Justin asks how much intangibles are worth. Tango says they are worth $350,000.

I guess they’re worth something, but I’m not sure how you measure intangibles to determine who has more of them.

23 Responses

  1. David

    I’ve said it before and I’ll say it again. The perceived work ethic of your leaders matters. You can’t measure it, you can’t value it, but it matters. It’s especially detrimental when your stars have poor intangibles.

    The difference of working out, eating right, doing all the little things doesn’t make a lot of difference to a superstar during their prime. What about the kid who is a AAA player and during his first call-up sees a clubhouse leader seemingly loafing around, seemingly ignoring management, and seemingly uninterested and ambivalent?. You honestly think that the example is going to be lost on the guy?

  2. preach

    Perhaps this is one area of the game which you have to depend on scouting reports instead of metrics. Just sayin’.

  3. GregD

    David, are you interchanging superstar and clubhouse leader in your comment #1?

  4. David

    Aren’t they Greg? That’s kind of like suggesting that Charles Barkley isn’t a role model. Whether a superstar wants to be a clubhouse leader or not they are looked upon that way, especially guys like Griffey, Jr. You can’t be an All-Century player and escape the fact that younger players and veterans alike look at you with significant distinction and look to you for leadership.

  5. BenL

    What about Manny? I assume you would agree that he has terrible intangibles, but teams have been very successful with him.

  6. GregD

    No they are not.

    Charles Barkley is a public figure, not a defacto role model.

    Having leaders and role models by default based on status takes away from the personal accountability that individuals should have to make proper decisions regarding who they look up to as their models and leaders.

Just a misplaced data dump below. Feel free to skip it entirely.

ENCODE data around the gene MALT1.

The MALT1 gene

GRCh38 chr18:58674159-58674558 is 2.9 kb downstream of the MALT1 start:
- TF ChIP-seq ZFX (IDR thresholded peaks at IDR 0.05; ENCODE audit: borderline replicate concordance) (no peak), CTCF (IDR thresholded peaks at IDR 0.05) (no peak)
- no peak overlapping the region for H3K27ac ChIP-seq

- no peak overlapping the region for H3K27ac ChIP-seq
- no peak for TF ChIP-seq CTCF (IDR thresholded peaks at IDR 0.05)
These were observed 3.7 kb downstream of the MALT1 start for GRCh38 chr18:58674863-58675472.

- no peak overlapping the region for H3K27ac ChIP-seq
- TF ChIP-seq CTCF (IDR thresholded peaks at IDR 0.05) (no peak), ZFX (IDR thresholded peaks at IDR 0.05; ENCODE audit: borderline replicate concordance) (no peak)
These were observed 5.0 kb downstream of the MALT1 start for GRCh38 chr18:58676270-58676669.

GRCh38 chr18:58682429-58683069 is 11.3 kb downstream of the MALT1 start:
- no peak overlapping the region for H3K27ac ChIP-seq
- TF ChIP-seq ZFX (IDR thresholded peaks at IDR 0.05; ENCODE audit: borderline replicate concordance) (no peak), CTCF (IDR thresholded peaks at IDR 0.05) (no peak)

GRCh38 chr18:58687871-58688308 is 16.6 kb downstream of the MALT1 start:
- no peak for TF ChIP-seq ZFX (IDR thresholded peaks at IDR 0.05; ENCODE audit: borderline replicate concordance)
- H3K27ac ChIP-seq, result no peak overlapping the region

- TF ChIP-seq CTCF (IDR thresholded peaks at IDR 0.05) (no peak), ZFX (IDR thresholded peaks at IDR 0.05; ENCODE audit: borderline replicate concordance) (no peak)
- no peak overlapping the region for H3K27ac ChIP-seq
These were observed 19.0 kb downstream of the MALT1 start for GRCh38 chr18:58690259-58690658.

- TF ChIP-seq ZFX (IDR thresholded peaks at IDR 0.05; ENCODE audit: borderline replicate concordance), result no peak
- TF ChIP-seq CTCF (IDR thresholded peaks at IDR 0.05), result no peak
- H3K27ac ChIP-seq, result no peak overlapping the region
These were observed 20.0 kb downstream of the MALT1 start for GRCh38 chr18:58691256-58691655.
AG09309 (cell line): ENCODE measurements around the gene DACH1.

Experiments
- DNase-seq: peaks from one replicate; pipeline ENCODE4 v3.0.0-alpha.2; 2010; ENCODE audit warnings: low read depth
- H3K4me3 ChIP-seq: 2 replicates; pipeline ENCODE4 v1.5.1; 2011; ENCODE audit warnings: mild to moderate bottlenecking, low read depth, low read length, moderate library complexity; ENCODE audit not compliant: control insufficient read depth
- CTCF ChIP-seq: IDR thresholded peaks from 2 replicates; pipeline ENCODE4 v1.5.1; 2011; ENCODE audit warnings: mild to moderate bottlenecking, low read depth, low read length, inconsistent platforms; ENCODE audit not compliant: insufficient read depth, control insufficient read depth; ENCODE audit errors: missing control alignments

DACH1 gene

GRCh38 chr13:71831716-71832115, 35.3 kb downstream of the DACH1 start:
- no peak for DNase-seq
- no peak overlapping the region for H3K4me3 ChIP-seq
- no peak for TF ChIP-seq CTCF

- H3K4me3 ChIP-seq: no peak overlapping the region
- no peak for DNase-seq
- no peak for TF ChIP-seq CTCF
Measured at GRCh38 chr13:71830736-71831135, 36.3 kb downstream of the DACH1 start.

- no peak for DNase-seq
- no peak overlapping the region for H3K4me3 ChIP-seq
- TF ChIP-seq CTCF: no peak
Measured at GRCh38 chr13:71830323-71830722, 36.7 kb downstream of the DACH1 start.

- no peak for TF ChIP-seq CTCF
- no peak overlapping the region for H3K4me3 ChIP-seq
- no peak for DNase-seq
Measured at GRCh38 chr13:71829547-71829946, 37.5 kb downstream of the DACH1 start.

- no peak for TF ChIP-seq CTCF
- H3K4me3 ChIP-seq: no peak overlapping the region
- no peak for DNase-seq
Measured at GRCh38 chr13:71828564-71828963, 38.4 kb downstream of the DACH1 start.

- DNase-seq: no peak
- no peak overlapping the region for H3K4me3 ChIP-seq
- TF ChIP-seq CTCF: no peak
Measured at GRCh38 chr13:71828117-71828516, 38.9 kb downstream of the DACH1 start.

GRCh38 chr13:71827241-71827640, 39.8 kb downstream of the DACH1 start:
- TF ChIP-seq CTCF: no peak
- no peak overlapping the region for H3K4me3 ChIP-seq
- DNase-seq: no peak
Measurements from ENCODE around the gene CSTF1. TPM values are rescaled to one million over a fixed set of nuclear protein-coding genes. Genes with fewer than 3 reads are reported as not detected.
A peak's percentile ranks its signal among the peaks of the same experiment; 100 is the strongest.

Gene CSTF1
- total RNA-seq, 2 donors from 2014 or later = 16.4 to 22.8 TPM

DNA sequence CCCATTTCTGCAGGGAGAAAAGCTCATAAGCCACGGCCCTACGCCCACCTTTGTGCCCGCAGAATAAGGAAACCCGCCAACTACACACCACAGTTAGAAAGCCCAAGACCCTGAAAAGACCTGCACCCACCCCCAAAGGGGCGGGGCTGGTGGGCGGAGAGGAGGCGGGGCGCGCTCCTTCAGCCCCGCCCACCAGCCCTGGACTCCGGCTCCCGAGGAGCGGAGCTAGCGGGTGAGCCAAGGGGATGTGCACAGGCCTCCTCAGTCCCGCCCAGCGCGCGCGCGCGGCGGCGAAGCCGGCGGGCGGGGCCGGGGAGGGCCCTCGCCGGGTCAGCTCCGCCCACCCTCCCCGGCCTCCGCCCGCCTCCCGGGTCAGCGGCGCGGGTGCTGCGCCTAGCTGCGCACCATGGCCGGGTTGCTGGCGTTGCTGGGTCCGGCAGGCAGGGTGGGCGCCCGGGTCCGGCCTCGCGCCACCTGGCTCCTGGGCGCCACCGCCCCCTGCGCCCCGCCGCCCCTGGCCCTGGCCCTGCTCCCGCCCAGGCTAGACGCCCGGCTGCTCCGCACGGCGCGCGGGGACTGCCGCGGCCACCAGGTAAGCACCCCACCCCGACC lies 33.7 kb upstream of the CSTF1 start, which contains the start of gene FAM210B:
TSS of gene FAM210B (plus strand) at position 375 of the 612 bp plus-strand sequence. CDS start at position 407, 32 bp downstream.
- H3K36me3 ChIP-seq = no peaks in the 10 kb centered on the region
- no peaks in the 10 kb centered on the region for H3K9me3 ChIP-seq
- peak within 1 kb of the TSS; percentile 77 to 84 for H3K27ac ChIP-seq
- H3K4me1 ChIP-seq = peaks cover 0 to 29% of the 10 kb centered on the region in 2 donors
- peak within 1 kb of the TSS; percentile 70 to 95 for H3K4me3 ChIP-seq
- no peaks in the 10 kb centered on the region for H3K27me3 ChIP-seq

7. doug

    David,
    Let me ask you this…..

    Shouldn’t the players work ethic fall on that player and not on someone else? I mean, if another player is what is keeping you from being the best you can be or not, doesn’t that fall on you and not someone else?

  8. David

    Greg and Doug,

    Whether we like it or not, studies in group dynamics have proven time and time again this type of thing occurs in all work places not just team sports.

    While certainly a person’s accountability for on the job performance falls squarely on the shoulders of that individual, the reason for the individual’s performance is part of a larger group dynamic.

    What’s worse is if these players are simply ignoring what has been thrust upon them by stardom.

    To suggest that a guy like Ken Griffey Jr. or Adam Dunn were not defacto clubhouse leaders is simply ignoring basic human interaction. You don’t need a C on your uniform to influence young players. I’m sorry, but I don’t care how much of a great clubhouse guy some journeyman vet is. When a young player, say Jay Bruce, get’s to the clubhouse, who do you think he’s going to emulate, the Kid or Stormy Weathers?

    Ken Griffey, Jr. was notorious for not lifting or working out, not stretching, not eating well and generally not taking care of his body. He was a natural superstar with unmatched God given talent and he could get away with not (until his hamstring starting falling off the bone like BBQ).

    A young player watching these habits is more likely than not to develop them.

    Think about your own job. You take an 1.5 hour lunch because you always have, you do great work, and so the boss forgives it. New guy starts, does less well but sees that 1.5 hour lunches are okay. New guy gets fired. He is absolutely accountable for his own actions, but why was he acting that way? Would he have acted that way had it not been for his personal observations?

    Why don’t you think that comes into play in baseball like any other job?

  9. Steve Price

    I’ll just say this…

    The young Reds of the 70’s complained that Sparky Anderson played favorites.

    Rose, Bench, Morgan, and Perez could do anything they wanted…the others had team rules and discipline.

    Sparky (considered a great manager and motivator) said that if the other guys were as good as the other four, they could make their own rules, too. (I’m sensing personal responsibility here…)

    It all comes down to winning.

    That lays at the the feet of ownership and management.

  10. WishboneD

    GregD,

    Yes they are.

    Charles Barkley is now a public figure, and that stemmed from his time as a role model.